Please, Touch the Artwork – Review
Follow Genre: Puzzle Game
Developer: Thomas Waterzooi
Platform: PC, Switch, Android, iOS
Tested on: Switch

Please, Touch the Artwork – Review

Site Score
Good: Highly accessible puzzle mechanics
Bad: Switch version only supports touch input
User Score
(1 votes)
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VN:F [1.9.22_1171]
Rating: 9.0/10 (1 vote cast)

When we found out that Please, Touch the Artwork was developed by a Belgian indie developer, we almost felt obligated to take a look at it: this very website is based in Belgium, although it’s not often that we get to review a game by a fellow compatriot. Add to this that the game itself is themed around a subject that interests us -real life art- and that publishing duties are being handled by, who tend to bring quirky and unusual titles with a message that resonates with the public, and you’ve got a title that certainly raises our expectations. Can Please, Touch the Artwork meet them?


In Please, Touch the Artwork’s opening scene, we find ourselves at a museum, where an artist who goes by the name of T. Waterzooi -which happens to be the name of the game’s developer- has his works on display. A museum guard approaches us and, after asking a bunch of personality questions, encourages us that the exhibit will be right up our alley and that we should, by all means, touch the artwork. This is the framework around which Please, Touch the Artwork’s narrative is built, with each of the puzzles that make up the game representing a piece of art, inspired by the works of real-life Dutch abstract painter Piet Mondriaan. In between the puzzles, short text blurbs appear, asking philosophical questions and giving meaning to some of the game’s aesthetic choices, such as why the color green isn’t used.

The general idea behind Please, Touch the Artwork ties into the developer’s own feelings regarding abstract art. The game was developed to answer the question of what art like Mondriaan’s works should evoke in those that take the time to watch closely and try to get into the mindset of the artist. The puzzles in Please, Touch the Artwork were inspired by some of Mondriaan’s most famous series of works, namely ‘Compositie’, ‘Boogie Woogie’, and ‘New York City’, and the philosophical story around them comes from the developer himself.


Given that Please, Touch the Artwork takes direct inspiration from a world-famous artist, it shouldn’t come as a surprise that the game has distinct and very recognizable visuals. The clean interface and primary color usage are directly taken from Mondriaan’s work, of course, and it works wonders here. Text blurbs are relayed through massive letters on a black background, ensuring their impact. Please, Touch the Artwork’s visuals have a timeless quality to them, and due to their brilliant simplicity, they shouldn’t cause any performance issues on your hardware. Of note is that the game doesn’t support docked mode -more on that later in this review- so some of the visual impact is lost because you’re limited to the size of the Switch’s built-in screen (unless you’re playing on PC of course).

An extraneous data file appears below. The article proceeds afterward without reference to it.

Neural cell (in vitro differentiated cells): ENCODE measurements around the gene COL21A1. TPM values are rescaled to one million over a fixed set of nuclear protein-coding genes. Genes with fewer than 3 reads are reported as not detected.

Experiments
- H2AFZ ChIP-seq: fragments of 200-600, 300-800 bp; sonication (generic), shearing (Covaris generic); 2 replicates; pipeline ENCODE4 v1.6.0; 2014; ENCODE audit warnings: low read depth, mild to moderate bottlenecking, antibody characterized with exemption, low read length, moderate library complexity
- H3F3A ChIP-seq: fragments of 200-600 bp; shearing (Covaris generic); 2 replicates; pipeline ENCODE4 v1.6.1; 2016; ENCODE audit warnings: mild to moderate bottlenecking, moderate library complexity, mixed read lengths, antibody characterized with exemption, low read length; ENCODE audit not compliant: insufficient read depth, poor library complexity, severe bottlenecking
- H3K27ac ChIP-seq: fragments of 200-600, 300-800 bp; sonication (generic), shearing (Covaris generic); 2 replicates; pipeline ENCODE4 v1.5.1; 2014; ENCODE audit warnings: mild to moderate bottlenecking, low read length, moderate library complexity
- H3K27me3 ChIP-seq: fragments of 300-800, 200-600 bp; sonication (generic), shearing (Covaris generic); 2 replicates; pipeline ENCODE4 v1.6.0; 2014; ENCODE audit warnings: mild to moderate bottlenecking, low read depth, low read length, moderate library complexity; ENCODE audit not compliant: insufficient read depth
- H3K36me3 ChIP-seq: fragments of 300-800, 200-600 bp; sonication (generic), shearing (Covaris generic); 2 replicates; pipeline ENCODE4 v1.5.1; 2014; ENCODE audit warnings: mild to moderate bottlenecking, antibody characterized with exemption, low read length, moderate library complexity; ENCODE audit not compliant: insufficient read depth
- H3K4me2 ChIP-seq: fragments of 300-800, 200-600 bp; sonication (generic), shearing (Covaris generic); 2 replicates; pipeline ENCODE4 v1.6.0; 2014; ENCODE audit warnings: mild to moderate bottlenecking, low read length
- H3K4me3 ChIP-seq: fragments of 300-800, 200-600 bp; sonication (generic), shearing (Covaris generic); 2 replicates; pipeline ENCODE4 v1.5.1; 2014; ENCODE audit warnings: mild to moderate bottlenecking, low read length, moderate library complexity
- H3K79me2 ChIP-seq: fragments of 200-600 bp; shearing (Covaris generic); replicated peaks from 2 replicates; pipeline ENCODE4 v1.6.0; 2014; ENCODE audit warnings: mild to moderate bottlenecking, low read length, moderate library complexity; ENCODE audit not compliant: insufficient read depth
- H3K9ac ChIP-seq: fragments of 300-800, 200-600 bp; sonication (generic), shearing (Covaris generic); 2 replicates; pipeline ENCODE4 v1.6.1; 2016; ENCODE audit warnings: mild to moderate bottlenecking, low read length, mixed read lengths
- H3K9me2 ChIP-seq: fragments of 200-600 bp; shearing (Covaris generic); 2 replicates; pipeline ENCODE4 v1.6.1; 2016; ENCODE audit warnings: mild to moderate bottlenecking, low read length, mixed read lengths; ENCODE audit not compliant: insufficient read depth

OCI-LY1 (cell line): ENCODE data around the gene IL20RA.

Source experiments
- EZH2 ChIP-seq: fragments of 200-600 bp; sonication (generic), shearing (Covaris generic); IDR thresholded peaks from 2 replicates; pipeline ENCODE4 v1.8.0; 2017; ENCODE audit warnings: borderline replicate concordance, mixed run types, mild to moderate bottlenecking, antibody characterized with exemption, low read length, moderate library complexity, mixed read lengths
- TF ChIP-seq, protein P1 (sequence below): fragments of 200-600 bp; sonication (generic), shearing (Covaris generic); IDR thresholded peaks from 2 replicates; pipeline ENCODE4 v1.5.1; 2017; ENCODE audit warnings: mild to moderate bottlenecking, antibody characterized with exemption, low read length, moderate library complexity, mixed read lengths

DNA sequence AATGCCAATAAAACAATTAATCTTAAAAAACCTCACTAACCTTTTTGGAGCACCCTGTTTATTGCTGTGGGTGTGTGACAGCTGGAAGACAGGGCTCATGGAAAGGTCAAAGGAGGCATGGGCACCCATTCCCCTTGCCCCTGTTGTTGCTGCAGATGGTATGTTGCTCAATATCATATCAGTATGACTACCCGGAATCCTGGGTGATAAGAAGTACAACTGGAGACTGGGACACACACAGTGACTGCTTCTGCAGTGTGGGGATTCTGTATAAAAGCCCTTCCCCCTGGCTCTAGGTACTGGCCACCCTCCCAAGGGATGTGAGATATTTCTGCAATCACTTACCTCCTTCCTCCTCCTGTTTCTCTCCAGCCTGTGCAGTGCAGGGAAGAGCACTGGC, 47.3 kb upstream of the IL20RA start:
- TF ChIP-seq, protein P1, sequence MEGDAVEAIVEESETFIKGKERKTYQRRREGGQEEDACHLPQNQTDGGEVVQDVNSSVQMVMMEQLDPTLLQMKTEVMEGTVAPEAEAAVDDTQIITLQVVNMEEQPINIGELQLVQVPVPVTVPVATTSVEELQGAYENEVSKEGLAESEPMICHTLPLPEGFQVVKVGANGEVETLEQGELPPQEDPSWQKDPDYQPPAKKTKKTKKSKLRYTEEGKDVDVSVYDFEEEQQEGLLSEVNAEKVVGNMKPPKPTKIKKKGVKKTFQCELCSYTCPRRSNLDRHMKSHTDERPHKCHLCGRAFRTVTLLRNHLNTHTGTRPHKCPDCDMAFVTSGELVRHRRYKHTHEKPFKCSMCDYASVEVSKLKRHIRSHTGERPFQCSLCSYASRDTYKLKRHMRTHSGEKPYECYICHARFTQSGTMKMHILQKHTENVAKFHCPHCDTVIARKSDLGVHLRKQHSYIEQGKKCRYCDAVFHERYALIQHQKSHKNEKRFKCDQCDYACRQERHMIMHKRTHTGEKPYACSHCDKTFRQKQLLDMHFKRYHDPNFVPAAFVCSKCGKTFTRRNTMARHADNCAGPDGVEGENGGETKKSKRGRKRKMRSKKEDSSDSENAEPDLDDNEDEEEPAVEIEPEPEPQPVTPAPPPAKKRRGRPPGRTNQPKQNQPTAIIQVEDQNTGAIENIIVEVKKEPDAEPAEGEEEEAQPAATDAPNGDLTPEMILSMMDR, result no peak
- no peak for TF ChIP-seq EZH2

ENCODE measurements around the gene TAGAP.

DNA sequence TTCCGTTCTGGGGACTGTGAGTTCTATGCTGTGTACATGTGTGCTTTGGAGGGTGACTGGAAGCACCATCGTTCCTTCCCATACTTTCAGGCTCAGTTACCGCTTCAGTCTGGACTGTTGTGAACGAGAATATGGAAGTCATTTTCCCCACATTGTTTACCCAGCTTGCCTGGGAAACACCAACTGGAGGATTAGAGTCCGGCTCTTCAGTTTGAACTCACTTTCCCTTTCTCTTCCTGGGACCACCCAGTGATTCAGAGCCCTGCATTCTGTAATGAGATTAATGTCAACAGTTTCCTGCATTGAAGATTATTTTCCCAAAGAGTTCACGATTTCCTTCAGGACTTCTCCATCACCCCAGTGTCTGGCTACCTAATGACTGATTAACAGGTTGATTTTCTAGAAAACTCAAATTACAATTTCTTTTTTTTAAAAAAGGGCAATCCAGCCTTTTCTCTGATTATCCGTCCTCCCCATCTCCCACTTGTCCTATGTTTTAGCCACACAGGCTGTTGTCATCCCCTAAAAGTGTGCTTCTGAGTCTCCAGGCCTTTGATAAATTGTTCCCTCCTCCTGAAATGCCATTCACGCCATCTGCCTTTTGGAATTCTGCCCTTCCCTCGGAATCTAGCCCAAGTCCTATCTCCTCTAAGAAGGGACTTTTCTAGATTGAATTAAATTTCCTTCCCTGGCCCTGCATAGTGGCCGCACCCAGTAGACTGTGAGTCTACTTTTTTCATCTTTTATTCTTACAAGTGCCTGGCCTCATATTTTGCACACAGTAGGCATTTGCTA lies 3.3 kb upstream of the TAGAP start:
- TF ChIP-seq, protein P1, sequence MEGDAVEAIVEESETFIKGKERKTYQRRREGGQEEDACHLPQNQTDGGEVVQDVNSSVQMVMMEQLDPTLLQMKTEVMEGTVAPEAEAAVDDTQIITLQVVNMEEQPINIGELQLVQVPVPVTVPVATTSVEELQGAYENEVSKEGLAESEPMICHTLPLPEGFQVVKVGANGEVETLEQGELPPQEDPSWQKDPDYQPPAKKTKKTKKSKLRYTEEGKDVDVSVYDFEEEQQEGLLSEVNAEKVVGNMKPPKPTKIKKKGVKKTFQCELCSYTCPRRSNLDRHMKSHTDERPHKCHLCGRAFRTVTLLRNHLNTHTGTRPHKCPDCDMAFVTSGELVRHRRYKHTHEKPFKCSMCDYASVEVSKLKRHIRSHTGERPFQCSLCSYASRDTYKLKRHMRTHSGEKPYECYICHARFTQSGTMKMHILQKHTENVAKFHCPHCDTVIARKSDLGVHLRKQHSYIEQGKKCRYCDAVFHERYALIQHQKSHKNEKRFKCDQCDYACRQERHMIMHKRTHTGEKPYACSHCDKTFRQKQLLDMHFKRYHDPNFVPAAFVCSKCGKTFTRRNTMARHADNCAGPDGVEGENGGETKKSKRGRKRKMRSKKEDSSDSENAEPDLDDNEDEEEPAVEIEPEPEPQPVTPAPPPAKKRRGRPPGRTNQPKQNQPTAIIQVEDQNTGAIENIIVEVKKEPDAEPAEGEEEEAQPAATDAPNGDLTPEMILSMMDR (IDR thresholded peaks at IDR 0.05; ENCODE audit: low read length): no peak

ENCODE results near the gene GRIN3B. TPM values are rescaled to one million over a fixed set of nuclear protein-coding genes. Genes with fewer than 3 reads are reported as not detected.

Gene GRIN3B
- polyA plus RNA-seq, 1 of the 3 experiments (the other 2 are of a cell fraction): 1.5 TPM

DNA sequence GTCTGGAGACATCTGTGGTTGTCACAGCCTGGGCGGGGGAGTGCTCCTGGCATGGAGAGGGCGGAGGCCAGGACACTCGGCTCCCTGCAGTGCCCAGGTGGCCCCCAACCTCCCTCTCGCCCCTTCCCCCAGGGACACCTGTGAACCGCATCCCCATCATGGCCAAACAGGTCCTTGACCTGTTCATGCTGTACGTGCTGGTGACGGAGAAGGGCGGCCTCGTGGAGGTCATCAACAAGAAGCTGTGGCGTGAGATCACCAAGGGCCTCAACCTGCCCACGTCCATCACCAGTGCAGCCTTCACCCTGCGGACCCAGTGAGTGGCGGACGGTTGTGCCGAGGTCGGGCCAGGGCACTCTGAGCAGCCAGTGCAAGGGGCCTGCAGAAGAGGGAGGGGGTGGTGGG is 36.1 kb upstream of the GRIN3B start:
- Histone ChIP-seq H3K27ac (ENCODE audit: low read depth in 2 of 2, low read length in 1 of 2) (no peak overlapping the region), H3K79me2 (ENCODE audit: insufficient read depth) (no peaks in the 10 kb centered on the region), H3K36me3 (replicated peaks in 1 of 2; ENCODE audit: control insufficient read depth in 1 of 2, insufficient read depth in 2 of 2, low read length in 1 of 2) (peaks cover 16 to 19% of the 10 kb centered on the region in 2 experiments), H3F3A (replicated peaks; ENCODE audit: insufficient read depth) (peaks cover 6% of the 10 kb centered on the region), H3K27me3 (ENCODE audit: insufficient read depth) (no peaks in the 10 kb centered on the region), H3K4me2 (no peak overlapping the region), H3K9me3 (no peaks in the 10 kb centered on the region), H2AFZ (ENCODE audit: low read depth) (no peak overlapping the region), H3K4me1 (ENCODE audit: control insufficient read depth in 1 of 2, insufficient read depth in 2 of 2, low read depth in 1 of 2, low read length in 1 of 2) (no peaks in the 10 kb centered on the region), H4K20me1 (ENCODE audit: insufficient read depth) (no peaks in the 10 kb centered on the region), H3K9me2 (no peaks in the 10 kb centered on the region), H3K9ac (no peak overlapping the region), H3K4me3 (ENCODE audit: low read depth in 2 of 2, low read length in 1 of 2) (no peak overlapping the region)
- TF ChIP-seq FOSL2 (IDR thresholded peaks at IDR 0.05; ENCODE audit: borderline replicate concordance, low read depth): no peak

Accompanying Please, Touch the Artwork’s aesthetics, which were inspired by Dutch art movement De Stijl, is period appropriate light jazz music. This feels very fitting for the relaxed atmosphere that the game embraces. The music does make up the majority of Please, Touch the Artwork’s soundscape -sound effects are very limited and there is no voice acting present- so it’s a good thing that the game absolutely nails its soundtrack.


With Please, Touch the Artwork taking inspiration from abstract art, perhaps it isn’t surprising that the actual puzzles are abstract themselves. The core mechanics are deceptively simplistic, yet somehow difficult to fully explain without talking about them at length -something that felt quite fitting for the message that Please, Touch the Artwork attempts to convey with its story. We wouldn’t be surprised if the screenshots here don’t tell you anything about gameplay -as you need to experience the puzzles for yourself before the mechanics “click”. The basic idea for the “Compositie” puzzles is that you are presented with two canvases: one displays a finished piece of art -hich you cannot touch- and the other one is a workspace for the player of sorts, where they recreate the displayed art piece. There is a set number of steps within which you need to do this, and this is simply a matter of tapping the right part of the screen to add lines or colour. The game starts off simple enough, but a few puzzles in, you’ll need to start thinking strategically, as the squares you fill in or lines you draw affect other areas of the canvas as well. Thankfully, there is an undo button as well as an option to completely reset the puzzle, making for a stress-free experience. A hint system is also in place in case you get stuck.